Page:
Saudi plans international debt as early as September
April 04 2016 10:31 PM
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Residential housing and skyscrapers stand on the city skyline in Riyadh. The kingdom has been financing its deficit by selling local debt and drawing down on foreign reserves. The central bank’s net foreign assets have tumbled by more than 500bn riyals ($133bn) since the start of 2015 to 2.19tn riyals in February. The government will accelerate subsidy cuts and impose more levies as part of its plan to boost non-oil revenue by $100bn annually by 2020.

Bloomberg/Riyadh

Saudi Arabia plans to tap international debt markets for the first time as early as September and set up a bond programme amid an unprecedented economic shakeup.
The kingdom will prepare for a sale and start a two or three-year programme once it concludes a syndicated loan deal, Minister of State Mohammad bin Abdulmalik al-Sheikh said during a meeting between Bloomberg News and Deputy Crown Prince Mohammed bin Salman and some of his top aides in Riyadh. The government is in talks with banks to raise about $10bn through a syndicated loan, two people familiar with the matter said this year. Al-Sheikh declined to confirm the details.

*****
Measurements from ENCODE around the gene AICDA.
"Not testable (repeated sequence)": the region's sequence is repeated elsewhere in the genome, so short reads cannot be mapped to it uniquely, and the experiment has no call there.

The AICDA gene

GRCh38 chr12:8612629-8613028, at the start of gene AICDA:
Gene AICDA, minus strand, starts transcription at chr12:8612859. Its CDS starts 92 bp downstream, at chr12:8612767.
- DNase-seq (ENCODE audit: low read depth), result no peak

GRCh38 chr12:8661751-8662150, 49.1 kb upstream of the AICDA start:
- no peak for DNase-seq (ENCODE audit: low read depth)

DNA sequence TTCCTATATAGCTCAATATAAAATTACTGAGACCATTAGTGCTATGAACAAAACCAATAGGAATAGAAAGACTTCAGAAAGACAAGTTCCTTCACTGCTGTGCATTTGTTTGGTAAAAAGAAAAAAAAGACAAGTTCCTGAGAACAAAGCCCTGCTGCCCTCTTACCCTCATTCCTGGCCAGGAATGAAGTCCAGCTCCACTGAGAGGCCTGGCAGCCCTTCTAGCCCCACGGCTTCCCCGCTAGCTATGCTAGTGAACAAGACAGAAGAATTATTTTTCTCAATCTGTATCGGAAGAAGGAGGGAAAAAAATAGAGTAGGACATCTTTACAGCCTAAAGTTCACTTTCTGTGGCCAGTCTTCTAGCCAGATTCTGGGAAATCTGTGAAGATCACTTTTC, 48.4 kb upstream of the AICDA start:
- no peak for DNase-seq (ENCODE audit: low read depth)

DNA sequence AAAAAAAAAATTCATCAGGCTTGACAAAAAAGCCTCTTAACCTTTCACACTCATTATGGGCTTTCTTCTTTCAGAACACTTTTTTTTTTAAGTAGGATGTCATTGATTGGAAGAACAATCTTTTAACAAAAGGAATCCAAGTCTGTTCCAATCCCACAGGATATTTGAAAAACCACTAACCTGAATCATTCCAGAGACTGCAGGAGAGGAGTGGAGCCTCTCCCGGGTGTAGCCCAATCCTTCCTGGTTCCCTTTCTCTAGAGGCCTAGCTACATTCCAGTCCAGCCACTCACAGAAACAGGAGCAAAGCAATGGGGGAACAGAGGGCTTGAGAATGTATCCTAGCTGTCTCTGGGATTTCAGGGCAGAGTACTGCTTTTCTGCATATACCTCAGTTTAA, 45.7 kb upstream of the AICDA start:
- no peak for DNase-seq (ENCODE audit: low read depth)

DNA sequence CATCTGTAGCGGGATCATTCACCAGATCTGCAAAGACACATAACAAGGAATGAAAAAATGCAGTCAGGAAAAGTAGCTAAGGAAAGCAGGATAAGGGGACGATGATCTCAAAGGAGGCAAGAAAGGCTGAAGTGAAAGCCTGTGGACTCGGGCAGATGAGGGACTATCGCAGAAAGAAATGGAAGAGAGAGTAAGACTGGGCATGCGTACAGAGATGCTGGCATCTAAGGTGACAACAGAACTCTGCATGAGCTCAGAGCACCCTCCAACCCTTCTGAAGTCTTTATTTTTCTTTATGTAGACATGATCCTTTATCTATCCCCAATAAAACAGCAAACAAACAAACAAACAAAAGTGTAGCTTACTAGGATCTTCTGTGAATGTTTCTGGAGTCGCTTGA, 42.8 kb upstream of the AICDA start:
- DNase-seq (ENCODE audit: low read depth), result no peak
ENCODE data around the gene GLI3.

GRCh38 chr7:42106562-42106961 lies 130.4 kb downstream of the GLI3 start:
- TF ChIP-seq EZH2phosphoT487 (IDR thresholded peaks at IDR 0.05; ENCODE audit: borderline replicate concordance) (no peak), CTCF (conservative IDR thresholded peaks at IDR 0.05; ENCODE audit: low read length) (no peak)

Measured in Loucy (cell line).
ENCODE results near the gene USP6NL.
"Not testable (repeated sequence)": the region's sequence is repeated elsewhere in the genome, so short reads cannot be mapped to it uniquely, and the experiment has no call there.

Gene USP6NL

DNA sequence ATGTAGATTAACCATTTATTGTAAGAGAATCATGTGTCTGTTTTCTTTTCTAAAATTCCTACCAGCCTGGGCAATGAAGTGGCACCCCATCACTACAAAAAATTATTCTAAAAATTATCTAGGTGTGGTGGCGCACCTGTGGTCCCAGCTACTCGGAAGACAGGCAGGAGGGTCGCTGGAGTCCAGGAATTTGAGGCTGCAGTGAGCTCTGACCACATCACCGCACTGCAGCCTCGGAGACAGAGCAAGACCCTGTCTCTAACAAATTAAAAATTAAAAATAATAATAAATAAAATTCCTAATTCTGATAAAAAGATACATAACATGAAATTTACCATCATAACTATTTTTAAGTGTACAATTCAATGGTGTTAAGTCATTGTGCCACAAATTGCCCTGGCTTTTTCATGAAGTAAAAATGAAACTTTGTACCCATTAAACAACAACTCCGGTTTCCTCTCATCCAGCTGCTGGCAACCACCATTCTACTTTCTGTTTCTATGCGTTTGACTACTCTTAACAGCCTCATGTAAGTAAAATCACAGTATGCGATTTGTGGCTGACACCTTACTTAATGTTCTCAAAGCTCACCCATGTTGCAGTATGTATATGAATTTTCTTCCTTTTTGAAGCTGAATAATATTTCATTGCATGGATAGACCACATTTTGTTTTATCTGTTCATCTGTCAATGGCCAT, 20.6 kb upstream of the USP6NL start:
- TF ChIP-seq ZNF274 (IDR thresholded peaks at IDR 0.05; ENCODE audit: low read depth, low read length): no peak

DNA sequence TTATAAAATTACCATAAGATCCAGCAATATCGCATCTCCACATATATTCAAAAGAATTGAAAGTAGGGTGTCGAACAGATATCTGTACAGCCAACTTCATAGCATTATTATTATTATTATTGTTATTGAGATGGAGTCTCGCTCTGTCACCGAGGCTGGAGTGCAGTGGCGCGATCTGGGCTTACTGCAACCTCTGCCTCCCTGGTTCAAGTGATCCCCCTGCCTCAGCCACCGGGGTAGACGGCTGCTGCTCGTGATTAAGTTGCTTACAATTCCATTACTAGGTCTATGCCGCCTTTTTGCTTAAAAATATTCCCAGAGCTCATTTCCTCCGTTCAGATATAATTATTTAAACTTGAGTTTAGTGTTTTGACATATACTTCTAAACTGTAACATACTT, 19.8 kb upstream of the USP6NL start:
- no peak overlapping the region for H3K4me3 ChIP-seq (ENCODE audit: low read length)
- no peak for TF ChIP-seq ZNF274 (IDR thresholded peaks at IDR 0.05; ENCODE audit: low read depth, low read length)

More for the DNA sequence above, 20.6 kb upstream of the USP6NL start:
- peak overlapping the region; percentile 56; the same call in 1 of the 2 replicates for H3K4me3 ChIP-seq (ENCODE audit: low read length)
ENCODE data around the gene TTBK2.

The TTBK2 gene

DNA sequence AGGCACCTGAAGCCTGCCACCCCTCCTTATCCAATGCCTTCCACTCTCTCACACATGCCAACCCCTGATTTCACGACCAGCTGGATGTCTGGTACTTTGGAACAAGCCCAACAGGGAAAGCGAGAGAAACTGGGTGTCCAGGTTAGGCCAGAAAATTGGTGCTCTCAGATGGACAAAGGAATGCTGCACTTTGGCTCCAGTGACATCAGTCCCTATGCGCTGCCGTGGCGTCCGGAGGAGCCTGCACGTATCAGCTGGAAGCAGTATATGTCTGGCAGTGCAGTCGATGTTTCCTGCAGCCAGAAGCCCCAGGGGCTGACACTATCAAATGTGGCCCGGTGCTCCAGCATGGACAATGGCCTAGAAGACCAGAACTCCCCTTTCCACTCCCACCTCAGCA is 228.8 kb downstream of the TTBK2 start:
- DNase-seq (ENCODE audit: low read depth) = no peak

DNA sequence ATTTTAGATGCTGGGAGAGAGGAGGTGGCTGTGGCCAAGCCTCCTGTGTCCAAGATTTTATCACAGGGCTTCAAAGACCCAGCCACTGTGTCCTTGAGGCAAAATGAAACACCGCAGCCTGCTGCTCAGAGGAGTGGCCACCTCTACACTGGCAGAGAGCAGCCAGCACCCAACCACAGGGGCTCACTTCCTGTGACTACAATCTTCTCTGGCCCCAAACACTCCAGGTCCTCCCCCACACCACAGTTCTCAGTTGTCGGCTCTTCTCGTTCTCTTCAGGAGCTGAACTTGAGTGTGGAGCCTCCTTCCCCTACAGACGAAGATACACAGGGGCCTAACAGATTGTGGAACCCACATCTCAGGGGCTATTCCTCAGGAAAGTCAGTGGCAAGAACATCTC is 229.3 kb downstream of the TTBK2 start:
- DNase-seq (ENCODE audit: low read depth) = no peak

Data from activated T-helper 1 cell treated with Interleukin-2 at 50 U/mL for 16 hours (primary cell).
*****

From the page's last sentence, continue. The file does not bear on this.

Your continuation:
While the timing of the bond sale depends on market conditions, Al-Sheikh hopes “to work with our financial institutions and our lawyers to prepare ourselves to tap into the markets as early as September,” he said. “We may have our inaugural deal as a one-off deal, but then start a programme after that. Ultimately by 2017, we will have a programme to borrow internationally.”
The kingdom has been financing its budget deficit by selling local debt and drawing down on foreign reserves. The central bank’s net foreign assets have tumbled by more than 500bn riyals ($133bn) since the start of 2015 to 2.19tn riyals in February. The government will accelerate subsidy cuts and impose more levies as part of its plan to boost non-oil revenue by $100bn annually by 2020.
The plunge in oil prices prompted Standard & Poor’s to cut the kingdom’s credit worthiness twice in less than six months to A-, four levels above junk. The government plans to balance its budget by 2020. The cut in February came weeks after Brent crude sank to the lowest level since 2003.
Saudi Arabia is planning the debt sale even though it doesn’t need the cash, al-Sheikh said. “We want to prepare ourselves for the future to make sure that when we actually go to the markets and we really need the money, the markets, the investors and the financial institutions already know us,” he said.






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